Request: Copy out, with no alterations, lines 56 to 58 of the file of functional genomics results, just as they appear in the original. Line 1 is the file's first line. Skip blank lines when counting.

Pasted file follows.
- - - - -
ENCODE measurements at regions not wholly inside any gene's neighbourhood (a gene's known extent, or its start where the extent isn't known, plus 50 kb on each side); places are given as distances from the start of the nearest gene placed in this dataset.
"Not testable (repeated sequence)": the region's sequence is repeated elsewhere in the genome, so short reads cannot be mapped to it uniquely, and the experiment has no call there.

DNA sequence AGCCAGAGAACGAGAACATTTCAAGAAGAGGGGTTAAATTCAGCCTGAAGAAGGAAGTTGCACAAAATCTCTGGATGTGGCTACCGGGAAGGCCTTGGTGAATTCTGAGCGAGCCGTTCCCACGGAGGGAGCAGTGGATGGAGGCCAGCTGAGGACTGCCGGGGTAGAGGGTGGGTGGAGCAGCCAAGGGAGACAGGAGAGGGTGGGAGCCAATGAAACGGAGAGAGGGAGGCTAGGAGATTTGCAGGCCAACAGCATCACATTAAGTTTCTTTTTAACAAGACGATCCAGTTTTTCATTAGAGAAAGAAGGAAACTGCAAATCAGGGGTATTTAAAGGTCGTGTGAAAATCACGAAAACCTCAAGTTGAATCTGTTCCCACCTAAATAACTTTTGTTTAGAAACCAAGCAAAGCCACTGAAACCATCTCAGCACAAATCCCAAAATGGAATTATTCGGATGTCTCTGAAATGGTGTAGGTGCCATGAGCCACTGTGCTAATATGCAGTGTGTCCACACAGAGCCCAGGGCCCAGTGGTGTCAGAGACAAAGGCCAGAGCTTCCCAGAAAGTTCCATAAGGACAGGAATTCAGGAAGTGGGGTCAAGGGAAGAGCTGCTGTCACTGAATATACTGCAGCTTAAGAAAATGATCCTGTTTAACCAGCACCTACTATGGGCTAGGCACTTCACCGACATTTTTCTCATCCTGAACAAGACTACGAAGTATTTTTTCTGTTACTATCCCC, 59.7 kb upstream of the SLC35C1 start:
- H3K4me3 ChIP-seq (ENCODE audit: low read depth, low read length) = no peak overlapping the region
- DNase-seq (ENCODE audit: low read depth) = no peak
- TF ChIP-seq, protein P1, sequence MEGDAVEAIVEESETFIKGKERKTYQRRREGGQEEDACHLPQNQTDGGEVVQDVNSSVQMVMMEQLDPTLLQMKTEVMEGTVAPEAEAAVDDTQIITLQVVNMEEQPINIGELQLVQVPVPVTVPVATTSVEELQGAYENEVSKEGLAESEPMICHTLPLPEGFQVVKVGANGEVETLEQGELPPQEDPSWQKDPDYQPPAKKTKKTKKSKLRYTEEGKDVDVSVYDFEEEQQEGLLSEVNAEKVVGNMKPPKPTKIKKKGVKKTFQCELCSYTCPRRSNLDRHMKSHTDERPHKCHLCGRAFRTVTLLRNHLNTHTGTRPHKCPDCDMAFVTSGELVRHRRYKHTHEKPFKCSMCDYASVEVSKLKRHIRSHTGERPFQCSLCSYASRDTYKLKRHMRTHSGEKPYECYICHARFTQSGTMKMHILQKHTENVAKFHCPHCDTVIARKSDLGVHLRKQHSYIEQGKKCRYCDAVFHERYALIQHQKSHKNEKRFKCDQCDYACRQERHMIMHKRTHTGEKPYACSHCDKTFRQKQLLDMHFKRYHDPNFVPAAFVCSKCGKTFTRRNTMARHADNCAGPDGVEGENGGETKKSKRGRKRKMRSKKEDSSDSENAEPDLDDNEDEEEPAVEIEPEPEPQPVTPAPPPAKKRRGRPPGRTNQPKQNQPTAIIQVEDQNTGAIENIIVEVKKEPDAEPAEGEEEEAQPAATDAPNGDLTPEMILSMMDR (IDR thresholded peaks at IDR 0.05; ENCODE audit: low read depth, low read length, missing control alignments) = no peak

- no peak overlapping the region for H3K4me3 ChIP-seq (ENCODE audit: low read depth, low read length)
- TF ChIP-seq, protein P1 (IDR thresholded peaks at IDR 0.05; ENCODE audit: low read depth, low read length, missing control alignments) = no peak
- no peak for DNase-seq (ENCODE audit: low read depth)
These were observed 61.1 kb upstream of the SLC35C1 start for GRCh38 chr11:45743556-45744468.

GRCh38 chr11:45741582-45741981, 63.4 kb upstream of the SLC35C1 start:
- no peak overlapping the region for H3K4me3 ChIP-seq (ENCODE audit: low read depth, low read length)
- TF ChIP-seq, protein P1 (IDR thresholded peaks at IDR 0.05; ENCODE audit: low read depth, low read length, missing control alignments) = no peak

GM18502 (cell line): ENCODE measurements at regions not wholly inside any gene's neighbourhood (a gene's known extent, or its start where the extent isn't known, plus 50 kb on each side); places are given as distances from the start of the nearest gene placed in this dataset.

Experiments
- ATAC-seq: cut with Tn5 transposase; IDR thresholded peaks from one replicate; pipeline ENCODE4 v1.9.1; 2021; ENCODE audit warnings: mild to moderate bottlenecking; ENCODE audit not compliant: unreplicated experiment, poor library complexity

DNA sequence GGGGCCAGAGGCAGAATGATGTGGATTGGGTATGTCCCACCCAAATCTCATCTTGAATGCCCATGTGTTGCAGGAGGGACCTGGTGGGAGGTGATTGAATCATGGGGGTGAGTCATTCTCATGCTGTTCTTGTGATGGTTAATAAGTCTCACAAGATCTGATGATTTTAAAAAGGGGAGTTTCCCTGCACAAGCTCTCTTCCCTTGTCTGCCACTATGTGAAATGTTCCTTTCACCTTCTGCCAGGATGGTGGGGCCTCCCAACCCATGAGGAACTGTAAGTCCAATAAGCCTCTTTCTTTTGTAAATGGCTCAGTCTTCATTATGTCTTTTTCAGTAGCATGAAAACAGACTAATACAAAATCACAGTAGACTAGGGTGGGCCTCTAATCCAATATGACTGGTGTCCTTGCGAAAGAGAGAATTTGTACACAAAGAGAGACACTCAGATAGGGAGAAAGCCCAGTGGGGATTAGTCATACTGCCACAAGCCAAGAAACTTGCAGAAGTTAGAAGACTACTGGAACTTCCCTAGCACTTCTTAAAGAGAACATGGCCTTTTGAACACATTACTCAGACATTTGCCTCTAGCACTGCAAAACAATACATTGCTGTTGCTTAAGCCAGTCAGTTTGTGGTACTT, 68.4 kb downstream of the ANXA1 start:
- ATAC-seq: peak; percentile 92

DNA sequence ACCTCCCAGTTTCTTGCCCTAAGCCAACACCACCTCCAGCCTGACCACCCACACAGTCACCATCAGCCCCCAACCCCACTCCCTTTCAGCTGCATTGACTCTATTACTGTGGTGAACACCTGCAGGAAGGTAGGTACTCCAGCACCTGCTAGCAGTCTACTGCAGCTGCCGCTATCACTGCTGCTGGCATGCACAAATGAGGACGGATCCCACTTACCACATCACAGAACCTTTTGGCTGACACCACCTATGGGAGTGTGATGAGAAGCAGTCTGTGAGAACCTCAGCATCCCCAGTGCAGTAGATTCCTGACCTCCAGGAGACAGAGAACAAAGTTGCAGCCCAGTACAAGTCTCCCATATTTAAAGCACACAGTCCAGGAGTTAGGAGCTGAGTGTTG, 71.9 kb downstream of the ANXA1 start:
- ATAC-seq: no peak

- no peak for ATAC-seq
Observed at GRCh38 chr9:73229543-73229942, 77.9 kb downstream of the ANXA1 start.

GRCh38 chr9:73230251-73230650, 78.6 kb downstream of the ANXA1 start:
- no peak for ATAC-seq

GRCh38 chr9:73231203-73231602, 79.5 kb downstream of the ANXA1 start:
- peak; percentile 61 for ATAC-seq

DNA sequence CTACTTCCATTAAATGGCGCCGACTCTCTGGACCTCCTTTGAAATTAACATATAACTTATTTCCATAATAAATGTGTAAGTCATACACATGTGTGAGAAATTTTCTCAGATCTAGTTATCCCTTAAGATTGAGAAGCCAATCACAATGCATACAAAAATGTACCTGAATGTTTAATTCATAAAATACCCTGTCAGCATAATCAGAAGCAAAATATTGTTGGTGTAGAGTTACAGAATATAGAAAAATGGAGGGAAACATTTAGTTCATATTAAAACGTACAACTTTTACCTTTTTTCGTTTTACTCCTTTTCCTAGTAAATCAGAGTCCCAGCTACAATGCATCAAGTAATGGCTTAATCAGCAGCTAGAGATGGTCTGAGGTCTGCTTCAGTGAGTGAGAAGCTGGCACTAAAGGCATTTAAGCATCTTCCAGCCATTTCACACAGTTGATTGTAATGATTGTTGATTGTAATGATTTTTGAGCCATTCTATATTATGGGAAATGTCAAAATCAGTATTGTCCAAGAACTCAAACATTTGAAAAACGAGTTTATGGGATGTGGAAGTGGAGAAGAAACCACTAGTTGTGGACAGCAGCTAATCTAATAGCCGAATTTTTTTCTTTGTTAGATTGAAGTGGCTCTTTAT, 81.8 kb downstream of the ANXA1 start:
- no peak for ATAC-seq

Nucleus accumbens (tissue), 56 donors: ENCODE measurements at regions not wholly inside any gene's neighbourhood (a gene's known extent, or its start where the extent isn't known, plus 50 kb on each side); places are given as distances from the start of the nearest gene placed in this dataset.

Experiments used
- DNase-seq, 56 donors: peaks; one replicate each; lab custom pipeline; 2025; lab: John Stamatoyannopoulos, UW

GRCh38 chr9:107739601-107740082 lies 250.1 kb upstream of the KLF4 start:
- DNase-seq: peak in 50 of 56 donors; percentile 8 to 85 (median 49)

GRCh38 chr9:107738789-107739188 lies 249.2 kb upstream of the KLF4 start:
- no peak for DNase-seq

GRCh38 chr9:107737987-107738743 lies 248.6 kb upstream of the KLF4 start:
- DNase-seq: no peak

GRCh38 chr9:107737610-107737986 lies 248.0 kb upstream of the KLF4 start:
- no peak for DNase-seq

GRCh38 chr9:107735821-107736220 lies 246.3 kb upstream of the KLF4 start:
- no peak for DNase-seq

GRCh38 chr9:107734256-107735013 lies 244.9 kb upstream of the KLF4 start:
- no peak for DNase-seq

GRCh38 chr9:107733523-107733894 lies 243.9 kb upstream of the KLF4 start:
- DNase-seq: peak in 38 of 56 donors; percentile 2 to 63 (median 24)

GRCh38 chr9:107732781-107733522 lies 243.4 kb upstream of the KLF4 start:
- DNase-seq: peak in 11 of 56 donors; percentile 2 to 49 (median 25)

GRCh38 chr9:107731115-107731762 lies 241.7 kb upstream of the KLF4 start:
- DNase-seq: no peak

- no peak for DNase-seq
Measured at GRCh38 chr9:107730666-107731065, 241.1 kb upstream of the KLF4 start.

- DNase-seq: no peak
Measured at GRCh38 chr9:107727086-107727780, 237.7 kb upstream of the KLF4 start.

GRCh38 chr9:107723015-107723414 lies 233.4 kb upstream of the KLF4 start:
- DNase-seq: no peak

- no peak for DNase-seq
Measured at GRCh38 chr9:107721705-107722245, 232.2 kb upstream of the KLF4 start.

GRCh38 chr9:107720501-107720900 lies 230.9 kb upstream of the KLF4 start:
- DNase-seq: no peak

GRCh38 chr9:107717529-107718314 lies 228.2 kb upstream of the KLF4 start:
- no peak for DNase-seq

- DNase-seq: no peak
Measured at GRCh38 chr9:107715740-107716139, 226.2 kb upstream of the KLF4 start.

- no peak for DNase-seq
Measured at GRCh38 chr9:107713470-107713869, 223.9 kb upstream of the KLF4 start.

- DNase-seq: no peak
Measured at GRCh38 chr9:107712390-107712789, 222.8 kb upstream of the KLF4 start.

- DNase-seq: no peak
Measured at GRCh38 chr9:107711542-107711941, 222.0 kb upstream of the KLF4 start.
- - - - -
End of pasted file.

- no peak for DNase-seq
Measured at GRCh38 chr9:107721705-107722245, 232.2 kb upstream of the KLF4 start.

GRCh38 chr9:107720501-107720900 lies 230.9 kb upstream of the KLF4 start: